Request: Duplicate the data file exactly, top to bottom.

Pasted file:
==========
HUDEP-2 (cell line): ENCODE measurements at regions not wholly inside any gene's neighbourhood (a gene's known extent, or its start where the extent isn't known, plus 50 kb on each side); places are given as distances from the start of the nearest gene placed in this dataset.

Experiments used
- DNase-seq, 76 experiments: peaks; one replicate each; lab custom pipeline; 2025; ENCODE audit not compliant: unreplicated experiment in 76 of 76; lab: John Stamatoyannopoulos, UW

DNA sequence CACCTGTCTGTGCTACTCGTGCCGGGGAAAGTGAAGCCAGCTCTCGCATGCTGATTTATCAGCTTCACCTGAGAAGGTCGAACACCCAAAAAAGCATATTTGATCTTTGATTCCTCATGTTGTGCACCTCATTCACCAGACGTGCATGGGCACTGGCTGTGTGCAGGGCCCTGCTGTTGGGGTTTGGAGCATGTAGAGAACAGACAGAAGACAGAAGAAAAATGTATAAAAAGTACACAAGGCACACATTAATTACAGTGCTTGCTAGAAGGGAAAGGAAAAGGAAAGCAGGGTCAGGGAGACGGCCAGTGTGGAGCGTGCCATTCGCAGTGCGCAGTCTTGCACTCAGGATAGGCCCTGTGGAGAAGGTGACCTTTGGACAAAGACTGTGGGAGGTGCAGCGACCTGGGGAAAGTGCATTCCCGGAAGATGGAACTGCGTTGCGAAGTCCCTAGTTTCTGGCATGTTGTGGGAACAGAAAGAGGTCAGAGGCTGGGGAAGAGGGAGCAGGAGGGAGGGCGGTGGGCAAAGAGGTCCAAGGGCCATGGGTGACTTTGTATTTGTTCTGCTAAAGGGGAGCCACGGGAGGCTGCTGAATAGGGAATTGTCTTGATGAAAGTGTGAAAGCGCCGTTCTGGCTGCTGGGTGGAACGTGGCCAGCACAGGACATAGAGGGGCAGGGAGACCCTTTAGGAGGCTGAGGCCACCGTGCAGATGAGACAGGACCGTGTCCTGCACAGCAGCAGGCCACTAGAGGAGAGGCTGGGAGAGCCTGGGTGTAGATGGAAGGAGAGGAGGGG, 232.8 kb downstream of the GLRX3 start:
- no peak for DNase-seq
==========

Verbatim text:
HUDEP-2 (cell line): ENCODE measurements at regions not wholly inside any gene's neighbourhood (a gene's known extent, or its start where the extent isn't known, plus 50 kb on each side); places are given as distances from the start of the nearest gene placed in this dataset.

Experiments used
- DNase-seq, 76 experiments: peaks; one replicate each; lab custom pipeline; 2025; ENCODE audit not compliant: unreplicated experiment in 76 of 76; lab: John Stamatoyannopoulos, UW

DNA sequence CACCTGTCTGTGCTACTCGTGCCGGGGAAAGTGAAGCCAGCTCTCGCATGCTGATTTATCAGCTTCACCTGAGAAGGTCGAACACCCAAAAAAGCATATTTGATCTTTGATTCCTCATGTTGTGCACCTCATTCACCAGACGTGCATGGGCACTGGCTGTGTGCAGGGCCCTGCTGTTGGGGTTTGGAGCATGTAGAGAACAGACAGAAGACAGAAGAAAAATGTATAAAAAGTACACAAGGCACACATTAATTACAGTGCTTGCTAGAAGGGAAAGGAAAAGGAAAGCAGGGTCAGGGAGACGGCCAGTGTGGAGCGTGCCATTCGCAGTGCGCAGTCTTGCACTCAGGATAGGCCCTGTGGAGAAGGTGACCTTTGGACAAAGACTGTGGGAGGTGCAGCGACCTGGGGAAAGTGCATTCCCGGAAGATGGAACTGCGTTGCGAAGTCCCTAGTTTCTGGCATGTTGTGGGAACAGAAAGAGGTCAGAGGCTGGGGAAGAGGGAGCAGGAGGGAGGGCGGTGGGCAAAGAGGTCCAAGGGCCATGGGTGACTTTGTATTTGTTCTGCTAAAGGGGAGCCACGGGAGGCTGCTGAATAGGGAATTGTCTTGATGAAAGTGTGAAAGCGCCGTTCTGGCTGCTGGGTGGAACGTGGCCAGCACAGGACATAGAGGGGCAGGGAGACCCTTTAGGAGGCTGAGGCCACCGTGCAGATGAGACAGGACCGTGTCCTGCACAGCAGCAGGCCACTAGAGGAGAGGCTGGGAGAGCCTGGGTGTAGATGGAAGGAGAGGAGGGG, 232.8 kb downstream of the GLRX3 start:
- no peak for DNase-seq